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Think You Have a Penicillin Allergy? Maybe Not, According to an Expert

A lot of people think they are allergic to penicillin, but they aren’t. According to the Centers for Disease Control and Prevention (CDC), about 10 percent of people in the United States believe they have a penicillin allergy. But less than 1 percent are likely truly allergic.

Why do so many people mistakenly believe they have a penicillin allergy? They may have assumed they were allergic because one of their parents had a penicillin allergy. They could have developed a rash after a course of penicillin as a child and been labeled allergic. Or they might have had an allergy that faded away over time.

If you believe you’re allergic, you might think that you should avoid penicillin to be on the safe side. After all, there are a lot of other antibiotics you could turn to if you need treatment. But knowing whether you're allergic matters.

The CDC reports that the broad-spectrum antibiotics used as an alternative to penicillin can be less effective, raise healthcare costs and increase the risk of antibiotic resistance.

And if you are indeed allergic to penicillin, it’s not as simple as avoiding penicillin. You would then need to avoid a group of antibiotics in the same drug family, including amoxicillin (Augmentin), said Puneet Shroff, MD, an allergist at Banner – University Medical Center Tucson. “These are antibiotics that are the first-line treatment for many conditions from childhood through later in life. The ability to have the option for a drug in this family if needed for medical treatment is imperative.” Therefore, if you have been labeled with a penicillin allergy, confirming whether you are allergic is an important next step.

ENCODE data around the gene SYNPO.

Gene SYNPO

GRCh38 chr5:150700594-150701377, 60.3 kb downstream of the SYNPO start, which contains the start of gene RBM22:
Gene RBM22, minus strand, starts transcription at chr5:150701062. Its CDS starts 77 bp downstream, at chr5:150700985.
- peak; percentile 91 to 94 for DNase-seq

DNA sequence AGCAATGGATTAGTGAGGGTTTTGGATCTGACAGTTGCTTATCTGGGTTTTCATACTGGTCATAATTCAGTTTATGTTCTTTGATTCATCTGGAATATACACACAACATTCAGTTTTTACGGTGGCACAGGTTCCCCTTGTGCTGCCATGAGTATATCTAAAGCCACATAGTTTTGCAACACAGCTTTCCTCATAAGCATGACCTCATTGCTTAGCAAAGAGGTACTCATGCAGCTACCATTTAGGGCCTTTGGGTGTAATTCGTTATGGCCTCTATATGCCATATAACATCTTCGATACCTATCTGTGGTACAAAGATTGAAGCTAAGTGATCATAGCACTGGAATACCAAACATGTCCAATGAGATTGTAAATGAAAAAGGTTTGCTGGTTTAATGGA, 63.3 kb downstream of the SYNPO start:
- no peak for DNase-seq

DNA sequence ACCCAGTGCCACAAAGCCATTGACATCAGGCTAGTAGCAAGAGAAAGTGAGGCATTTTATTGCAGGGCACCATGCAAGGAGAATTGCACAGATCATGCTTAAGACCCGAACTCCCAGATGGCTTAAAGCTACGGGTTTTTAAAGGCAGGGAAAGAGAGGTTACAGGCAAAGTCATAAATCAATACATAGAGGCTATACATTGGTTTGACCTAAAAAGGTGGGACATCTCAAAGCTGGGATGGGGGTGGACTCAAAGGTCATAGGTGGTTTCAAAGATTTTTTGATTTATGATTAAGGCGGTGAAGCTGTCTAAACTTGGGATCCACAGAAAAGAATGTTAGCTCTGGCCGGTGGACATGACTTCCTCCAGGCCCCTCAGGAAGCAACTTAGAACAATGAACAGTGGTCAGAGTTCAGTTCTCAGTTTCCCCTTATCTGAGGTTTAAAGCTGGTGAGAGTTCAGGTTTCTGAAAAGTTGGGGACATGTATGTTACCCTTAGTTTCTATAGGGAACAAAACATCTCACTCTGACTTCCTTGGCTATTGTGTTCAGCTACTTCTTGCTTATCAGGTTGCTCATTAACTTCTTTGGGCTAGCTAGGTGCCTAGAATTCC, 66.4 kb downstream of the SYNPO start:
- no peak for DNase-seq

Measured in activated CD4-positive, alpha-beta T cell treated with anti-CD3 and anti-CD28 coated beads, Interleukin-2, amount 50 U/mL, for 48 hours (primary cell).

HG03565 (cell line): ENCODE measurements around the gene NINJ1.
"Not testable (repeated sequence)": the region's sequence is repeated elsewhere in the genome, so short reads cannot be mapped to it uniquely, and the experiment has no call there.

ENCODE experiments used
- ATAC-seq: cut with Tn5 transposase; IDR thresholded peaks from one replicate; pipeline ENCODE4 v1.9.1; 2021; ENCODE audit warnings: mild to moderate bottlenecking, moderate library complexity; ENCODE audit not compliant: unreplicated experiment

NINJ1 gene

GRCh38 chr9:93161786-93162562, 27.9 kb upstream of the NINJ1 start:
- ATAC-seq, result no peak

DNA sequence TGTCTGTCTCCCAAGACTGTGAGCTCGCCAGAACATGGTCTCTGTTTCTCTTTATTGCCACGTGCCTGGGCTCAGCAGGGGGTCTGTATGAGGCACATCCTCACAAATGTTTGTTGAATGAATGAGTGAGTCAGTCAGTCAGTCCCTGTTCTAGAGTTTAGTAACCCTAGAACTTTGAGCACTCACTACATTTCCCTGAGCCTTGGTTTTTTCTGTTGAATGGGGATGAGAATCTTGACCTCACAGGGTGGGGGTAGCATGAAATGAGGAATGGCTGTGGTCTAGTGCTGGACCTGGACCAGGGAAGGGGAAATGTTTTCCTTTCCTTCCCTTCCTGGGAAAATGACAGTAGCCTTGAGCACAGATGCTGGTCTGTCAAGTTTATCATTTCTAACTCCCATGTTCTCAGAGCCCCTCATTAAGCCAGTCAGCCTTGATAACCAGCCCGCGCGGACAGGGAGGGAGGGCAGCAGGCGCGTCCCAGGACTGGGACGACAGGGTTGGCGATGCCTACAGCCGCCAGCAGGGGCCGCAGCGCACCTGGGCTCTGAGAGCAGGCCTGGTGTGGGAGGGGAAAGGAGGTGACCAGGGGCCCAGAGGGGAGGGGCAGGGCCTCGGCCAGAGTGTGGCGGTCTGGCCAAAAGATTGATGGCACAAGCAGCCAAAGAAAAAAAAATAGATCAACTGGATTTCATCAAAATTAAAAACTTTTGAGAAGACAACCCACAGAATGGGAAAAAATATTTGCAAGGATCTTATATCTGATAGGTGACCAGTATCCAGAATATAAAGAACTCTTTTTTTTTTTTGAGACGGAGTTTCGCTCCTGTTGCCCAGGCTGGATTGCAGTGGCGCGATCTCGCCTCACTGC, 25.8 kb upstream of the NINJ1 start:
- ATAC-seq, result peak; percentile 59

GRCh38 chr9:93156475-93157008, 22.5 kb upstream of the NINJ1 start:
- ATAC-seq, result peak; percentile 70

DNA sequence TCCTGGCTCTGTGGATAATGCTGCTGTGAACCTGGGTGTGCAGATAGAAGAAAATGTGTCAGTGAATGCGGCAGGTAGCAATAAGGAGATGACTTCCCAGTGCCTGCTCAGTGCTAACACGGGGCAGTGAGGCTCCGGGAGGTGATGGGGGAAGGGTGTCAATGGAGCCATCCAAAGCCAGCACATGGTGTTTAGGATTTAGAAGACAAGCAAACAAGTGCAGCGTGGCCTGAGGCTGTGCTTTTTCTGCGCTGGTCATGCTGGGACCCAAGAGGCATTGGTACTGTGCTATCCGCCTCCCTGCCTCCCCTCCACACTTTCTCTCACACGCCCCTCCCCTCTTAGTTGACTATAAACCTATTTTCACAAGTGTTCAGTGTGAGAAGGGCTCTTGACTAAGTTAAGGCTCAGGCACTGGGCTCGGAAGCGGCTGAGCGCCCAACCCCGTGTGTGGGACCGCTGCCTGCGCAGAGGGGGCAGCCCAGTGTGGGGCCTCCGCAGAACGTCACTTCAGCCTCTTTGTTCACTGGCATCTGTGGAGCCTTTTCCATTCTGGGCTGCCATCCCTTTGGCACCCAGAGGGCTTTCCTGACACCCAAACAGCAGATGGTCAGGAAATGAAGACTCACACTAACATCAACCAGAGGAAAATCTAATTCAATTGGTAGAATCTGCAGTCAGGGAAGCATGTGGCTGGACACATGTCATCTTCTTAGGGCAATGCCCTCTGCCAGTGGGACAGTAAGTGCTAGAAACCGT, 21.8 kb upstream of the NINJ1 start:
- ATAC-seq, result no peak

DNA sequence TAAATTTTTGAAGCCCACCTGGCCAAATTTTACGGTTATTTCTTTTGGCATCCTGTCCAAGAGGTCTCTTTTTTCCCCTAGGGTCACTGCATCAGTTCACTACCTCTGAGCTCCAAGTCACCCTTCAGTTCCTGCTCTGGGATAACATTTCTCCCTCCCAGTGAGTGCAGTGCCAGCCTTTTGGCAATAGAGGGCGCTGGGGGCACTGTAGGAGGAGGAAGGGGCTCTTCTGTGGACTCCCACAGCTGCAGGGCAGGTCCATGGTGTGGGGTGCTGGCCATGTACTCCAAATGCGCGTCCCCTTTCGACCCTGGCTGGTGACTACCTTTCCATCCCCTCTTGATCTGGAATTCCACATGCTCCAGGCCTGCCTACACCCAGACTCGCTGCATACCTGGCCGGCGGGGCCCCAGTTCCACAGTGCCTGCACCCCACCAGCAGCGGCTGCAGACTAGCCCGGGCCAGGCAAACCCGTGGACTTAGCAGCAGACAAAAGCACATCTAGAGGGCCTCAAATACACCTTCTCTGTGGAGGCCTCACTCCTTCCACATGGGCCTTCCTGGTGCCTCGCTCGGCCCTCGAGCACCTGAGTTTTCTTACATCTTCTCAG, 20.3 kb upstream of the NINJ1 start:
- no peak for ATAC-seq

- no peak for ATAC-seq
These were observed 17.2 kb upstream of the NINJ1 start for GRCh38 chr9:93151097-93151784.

How to find out if you have a penicillin allergy

If you believe you have a penicillin allergy, an allergist or immunologist can consult with you to see if it makes sense to be tested. “There’s a very sensitive skin test for penicillin that’s available now,” Dr. Shroff said. “These tests are done under a trained eye that understands how to perform and interpret them. Overall, the testing is very safe and are routinely done in many allergist’s offices. Very rarely, allergic reactions occur, which is another reason for these tests to be done under an allergist’s supervision.”

To start, your doctor will likely ask you what you remember about the history of your suspected penicillin allergy:

  • When did a reaction take place?
  • What happened, exactly? What symptoms can you report?
  • What else was going on? Why were you being treated with penicillin?

Nonallergic reactions to antibiotics, including penicillin, can also occur and should be discussed with your doctor during consultation. However, if your answers indicate you should be tested, your doctor will introduce a small amount of penicillin to your skin through a scratch or prick, usually on your forearm or back. After 15 or 20 minutes, your doctor can check for any swelling, redness, irritation or itching as those could be signs of an allergic response.

If that test is negative or inconclusive, your doctor can perform a second test that goes a little further underneath the skin, again on the arm or back. Again, your doctor will assess your skin in 15 to 20 minutes.

If the skin tests don’t show signs of a penicillin allergy, you may be eligible to move on to an oral challenge. “That’s the gold standard for eliminating or confirming a penicillin allergy,” Dr. Shroff said. In this challenge, you take several small doses of penicillin by mouth, and you are monitored for the next hour or two for any reaction. You can usually do the oral test in the same doctor’s visit as the skin tests.

If these tests don’t show any sign of a penicillin allergy, your doctor will likely determine that you don’t have one and recommend taking it off your medical record. That way, if you need treatment with penicillin or a related drug, you’ll be able to take it.

If you’ve been told you have a penicillin allergy, it’s a good idea to look into testing when you’re healthy. “Once you’re sick and might need a penicillin product, testing might not be appropriate,” Dr. Shroff said.

The bottom line

Many people believe they have a penicillin allergy, but only a small number are truly allergic. Testing can help you find out if you have one. If you don’t, you’ll be able to take penicillin if you need it to help control an infection.

If you need to connect with an allergist or immunologist to evaluate your possible penicillin allergy, talk to your primary care provider or reach out to Banner Health to find an expert.

These articles can help you learn more about common allergies:

Allergy and Immunology Infectious Disease